Skip to comments.Government Motors 1975
Posted on 11/26/2009 5:40:27 AM PST by TigerLikesRooster
Government Motors 1975
America should learn from Britains disastrous takeover of its biggest auto company.
PETER MARLOW/MAGNUM PHOTOS
Striking became a way of life for British Leyland autoworkers during the seventies.
After the Second World War, the United Kingdoms newly elected Labour government resolved to build of Britain a New Jerusalem. It nationalized the commanding heights of the economy and inaugurated the cradle-to-grave welfare state. By the 1970s, the UK faced an economic crisis unrivaled since the Great Depression. Shabby and hopeless, Britain had become, in Henry Kissingers words, a tragedy of a nation, reduced to begging, borrowing, stealing.
British Leyland, Britains largest automaker, faced bankruptcy in 1975. Fearing that its collapse would leave a million workers unemployed, the Labour government nationalized it. The company remained a ward of the state for 13 years. During that time, the British taxpayers invested 11 billion poundsthe inflation-adjusted equivalent of $22 billion todayin a company whose only sign of life was a willingness to spend that money. Though the British economy recovered, British Leyland did not.
If this story sounds troublingly familiar to you, you appear to be nearly alone. Few of the policymakers currently nationalizing the American auto industry seem to remember the British experience, and fewer still seem to have learned anything from it.
(Excerpt) Read more at city-journal.org ...
Thanks for the ping, Slings.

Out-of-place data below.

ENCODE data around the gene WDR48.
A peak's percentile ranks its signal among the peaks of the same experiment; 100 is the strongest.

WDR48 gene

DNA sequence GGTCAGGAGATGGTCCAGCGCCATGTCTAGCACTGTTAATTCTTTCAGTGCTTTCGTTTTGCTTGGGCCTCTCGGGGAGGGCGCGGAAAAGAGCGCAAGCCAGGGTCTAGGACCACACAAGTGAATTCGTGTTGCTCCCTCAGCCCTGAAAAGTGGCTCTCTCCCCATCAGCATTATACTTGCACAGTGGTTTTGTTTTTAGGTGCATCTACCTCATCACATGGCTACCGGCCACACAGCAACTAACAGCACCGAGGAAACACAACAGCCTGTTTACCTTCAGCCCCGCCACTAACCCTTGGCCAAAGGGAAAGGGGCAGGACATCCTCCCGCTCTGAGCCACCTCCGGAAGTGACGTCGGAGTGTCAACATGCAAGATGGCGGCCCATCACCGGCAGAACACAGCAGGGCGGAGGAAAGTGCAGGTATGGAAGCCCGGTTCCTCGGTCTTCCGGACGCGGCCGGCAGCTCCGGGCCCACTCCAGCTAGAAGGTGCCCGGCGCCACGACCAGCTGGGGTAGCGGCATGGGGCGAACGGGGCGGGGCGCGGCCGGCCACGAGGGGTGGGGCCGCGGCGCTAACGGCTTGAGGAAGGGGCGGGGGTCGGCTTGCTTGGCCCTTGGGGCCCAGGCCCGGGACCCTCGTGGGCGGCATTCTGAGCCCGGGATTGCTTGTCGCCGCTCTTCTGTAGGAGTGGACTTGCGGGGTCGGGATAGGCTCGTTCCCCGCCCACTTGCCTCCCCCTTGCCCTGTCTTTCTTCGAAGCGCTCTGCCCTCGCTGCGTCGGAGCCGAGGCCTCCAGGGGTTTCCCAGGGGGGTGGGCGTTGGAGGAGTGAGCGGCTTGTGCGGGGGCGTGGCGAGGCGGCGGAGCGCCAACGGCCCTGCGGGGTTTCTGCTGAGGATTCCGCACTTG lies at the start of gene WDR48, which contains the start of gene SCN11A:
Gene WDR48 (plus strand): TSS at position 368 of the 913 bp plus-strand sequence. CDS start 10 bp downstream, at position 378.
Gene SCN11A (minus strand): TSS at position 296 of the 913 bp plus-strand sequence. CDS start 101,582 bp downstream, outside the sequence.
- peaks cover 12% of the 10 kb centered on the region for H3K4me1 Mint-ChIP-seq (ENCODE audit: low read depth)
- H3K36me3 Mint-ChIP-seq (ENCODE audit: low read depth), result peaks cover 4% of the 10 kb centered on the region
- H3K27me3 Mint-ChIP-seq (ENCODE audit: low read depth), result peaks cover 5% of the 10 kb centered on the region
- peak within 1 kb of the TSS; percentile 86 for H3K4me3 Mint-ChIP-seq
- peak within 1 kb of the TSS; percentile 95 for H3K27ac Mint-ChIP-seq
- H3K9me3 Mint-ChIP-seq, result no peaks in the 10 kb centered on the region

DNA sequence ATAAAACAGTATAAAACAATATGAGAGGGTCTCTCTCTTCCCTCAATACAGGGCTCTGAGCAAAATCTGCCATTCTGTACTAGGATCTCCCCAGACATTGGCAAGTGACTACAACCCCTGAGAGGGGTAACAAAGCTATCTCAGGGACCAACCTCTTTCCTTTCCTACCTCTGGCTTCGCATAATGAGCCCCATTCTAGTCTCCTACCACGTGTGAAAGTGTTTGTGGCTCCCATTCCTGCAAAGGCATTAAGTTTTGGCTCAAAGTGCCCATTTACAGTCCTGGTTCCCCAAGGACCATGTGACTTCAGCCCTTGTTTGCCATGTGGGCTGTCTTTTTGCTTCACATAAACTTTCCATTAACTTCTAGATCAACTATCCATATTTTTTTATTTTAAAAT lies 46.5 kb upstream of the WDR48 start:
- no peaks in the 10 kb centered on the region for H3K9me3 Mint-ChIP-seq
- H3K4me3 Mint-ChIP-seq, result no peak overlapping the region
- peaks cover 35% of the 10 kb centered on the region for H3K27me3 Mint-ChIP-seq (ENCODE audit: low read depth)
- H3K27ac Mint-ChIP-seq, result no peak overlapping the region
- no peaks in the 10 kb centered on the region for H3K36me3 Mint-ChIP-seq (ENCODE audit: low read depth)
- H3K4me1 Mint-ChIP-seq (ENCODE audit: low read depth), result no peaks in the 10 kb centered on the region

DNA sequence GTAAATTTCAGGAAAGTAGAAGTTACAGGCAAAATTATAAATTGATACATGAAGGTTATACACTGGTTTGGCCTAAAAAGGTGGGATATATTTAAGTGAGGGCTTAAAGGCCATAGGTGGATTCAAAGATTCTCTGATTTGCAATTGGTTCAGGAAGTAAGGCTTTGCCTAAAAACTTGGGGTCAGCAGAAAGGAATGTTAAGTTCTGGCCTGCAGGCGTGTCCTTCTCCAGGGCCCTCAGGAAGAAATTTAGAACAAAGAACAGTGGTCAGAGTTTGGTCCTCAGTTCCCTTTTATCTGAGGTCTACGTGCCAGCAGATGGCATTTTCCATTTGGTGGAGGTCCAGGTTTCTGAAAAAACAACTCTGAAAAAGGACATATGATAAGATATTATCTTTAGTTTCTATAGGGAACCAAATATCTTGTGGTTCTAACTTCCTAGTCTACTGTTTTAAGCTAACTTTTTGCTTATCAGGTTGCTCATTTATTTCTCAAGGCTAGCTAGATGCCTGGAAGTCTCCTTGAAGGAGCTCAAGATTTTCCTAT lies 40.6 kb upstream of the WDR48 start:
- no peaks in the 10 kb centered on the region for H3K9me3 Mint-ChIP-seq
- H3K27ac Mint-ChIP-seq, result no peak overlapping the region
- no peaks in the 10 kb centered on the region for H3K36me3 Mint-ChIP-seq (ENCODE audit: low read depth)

Hubby had a 67 Sunbeam when I met him. He sold it to a friend of mine, and he has regretted it ever since.
It was a neat little toodler, but it used to break down every time he loaned it to his younger brother. Of course, not many cars could survive being loaned to his brother in those days.
I think pretty much everything over there used 20/50 during that time. not so sure about now, I haven’t lived there for 20 years and I guess a lot has changed. the worst car I ever owned there was an alfa romeo guilietta, the oil control rings had failed and it was blowing vast quantities oil out of the crankcase dip stick hole. I rigged a piece of hose to it and routed it to a catchment bottle in the engine bay. after every journey I would pour the contents of the bottle back into the engine. I used to refer to it as a “semi-dry sump” engine.
Somewhat misleading, snce it fails to mention that between the end of the War and 1975 Britain had spent more years under a Conservative than a Labour government. And Attlee's Labour government of 1945-51 didn't create an impoverished nation - it inherited a nation utterly bankrupt by the War. Its failure (and that of its immediate Conservative successors) was not to create a template for economic recovery, as German governments, from an equally dire beginning, were successfully doing at the time.
You’re welcome. My father had an MG for a while; he spent far more time working on it than driving it.
Yes, MGs. Another bf had one. He was 6’6” and weighed 250, so it was a riot to watch him unfold himself from that tiny car. Bf just before him was 5’4” and weighed 135. He had a huge GTX.
Oh. Sorry I brought an American car into the thread. Don’t throw me out, K?
Britain still made some good cars in the 70’s, some very good cars. Jensen’s, the Mini, Lotus, Triumphs....
The Jensen Interceptor:
Triumph Spitfire 1500:
Clarkson, who I generally do not like because of the fat American and bush cracks to make his BBC bosses happy..
UNTRUE. Clarkson is a loose cannon, he certainly does NOT say and do things to make anyone happy.
He’s an equal opportunity insulter too :)